Indian social cause project Dharavi Diary, which aims at ushering in change in the communities and make slum children technology-friendly has received this year’s Google Rise Award.
The Slum & Rural Innovation Project, Gyanodaya Foundation, which is a non-profit organization is the only Indian organisation that got listed among one of the 30 organizations from 18 countries to receive the award.
The project was started by Nawneet Ranjan, a film maker who began the concept after he shot a documentary to capture the lives of people in slums. In the course of the project, slum children took lessons in computer science and have been developing mobile apps using the technology since three years.
Ranjan has been helping the children develop mobile apps with an aim to give them knowledge about the digital technology.
Speaking about the project, Ranjan, said, “Since three years, this project has reached out to children to teach them computer science and coding programmes which helps them learn and solve community problems. The computing skills along with design thinking, leadership skills and entrepreneurial skills focuses on empowering the youth and women from slums to become harbingers of change and realise their potential. This award will help us scale our project to more such urban slums of Mumbai and Pune.”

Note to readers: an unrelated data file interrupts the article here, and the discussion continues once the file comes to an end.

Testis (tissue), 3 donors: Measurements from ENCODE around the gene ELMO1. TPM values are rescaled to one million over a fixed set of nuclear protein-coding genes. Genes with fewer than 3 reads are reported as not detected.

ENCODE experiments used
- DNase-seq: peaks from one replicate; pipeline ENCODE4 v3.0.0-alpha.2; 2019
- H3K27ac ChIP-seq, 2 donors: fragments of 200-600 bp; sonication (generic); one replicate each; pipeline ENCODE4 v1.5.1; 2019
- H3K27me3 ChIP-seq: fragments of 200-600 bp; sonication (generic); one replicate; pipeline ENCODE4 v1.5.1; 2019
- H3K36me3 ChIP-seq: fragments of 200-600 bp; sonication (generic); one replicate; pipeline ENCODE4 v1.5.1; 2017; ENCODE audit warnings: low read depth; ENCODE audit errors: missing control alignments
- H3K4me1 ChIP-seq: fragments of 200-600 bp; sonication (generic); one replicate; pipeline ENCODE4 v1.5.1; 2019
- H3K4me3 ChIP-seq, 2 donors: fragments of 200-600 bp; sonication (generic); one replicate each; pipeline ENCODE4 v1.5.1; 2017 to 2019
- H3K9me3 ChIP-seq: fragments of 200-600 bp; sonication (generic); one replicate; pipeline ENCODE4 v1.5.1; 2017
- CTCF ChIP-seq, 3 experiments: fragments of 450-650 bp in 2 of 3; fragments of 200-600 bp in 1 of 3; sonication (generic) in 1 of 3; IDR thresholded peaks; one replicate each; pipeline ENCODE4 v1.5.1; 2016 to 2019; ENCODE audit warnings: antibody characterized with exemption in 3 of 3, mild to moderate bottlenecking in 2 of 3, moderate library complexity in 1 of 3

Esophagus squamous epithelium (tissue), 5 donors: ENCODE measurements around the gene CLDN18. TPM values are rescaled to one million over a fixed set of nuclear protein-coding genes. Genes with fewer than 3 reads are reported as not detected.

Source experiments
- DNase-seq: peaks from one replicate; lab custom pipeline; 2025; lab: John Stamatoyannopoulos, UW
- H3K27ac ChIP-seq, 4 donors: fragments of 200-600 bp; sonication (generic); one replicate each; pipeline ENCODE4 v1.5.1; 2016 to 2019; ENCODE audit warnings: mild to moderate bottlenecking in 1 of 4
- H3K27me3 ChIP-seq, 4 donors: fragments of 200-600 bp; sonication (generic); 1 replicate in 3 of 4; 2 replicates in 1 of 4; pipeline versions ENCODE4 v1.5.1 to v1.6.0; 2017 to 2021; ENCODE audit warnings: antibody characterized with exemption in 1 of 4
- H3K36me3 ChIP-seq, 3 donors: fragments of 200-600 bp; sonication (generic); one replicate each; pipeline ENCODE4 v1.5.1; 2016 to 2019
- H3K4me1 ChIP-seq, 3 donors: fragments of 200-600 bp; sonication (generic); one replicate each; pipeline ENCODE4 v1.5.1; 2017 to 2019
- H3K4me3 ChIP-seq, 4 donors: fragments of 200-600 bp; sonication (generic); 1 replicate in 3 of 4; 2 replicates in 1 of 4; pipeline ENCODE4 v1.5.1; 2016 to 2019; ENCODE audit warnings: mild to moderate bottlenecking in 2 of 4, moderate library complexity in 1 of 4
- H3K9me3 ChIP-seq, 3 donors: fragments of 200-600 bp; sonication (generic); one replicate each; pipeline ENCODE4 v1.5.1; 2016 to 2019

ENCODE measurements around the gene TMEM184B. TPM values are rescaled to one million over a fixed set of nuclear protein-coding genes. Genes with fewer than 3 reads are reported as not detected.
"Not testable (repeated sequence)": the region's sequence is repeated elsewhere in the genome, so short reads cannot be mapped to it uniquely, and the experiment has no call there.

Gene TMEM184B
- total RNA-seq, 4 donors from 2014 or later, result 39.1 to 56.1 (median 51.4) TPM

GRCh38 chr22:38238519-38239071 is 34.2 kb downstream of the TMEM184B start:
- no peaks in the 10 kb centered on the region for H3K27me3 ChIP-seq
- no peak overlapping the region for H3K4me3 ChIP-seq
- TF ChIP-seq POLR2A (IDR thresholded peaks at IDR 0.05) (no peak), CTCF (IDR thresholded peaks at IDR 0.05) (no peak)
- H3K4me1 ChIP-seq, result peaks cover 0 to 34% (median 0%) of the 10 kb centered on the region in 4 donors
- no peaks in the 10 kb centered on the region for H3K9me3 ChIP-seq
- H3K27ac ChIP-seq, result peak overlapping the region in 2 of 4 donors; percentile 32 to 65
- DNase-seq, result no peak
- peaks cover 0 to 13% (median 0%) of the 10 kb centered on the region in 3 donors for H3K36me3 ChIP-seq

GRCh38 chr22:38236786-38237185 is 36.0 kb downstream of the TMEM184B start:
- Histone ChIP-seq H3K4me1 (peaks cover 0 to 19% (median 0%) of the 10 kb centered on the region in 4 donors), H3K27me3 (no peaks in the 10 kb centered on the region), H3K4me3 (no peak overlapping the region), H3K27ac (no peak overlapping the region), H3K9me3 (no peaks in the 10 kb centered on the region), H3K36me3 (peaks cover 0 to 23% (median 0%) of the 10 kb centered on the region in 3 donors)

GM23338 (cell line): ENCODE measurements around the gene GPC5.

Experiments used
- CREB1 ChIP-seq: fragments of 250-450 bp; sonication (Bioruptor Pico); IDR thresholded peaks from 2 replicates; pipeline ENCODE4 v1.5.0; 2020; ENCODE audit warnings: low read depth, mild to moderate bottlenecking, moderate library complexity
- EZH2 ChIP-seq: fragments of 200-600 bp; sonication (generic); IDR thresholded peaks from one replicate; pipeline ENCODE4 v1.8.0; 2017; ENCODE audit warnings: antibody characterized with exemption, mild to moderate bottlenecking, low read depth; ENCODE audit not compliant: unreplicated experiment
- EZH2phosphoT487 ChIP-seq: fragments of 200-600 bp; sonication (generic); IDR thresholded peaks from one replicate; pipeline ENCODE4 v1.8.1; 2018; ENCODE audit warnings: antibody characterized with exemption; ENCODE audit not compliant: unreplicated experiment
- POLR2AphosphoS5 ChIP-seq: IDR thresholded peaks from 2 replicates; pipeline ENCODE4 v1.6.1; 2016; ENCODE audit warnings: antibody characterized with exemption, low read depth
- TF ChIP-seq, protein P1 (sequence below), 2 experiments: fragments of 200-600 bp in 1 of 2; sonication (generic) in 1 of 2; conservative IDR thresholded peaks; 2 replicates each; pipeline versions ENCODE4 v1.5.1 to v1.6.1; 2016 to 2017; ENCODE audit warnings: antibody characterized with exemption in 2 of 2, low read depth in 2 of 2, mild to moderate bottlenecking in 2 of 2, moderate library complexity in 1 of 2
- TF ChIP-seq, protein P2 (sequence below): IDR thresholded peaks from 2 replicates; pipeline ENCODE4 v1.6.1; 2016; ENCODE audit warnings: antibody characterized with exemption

Two teenage girls from the area Savita Soni and Dipali Kadam, recently spoke in one of the TEDx session about the innovative mobile app they are developing on subjects related to clean & green areas, and women’s well-being.
Nicky Rigg, Programme Manager, Google Rise Awards program manager said, “This collective effort to inspire our next generation of technology innovators and creators will reach tens of thousands of students this year. We are excited to include Slum & Rural Innovation Project in our recent cohort of 28 organizations across 16 countries.”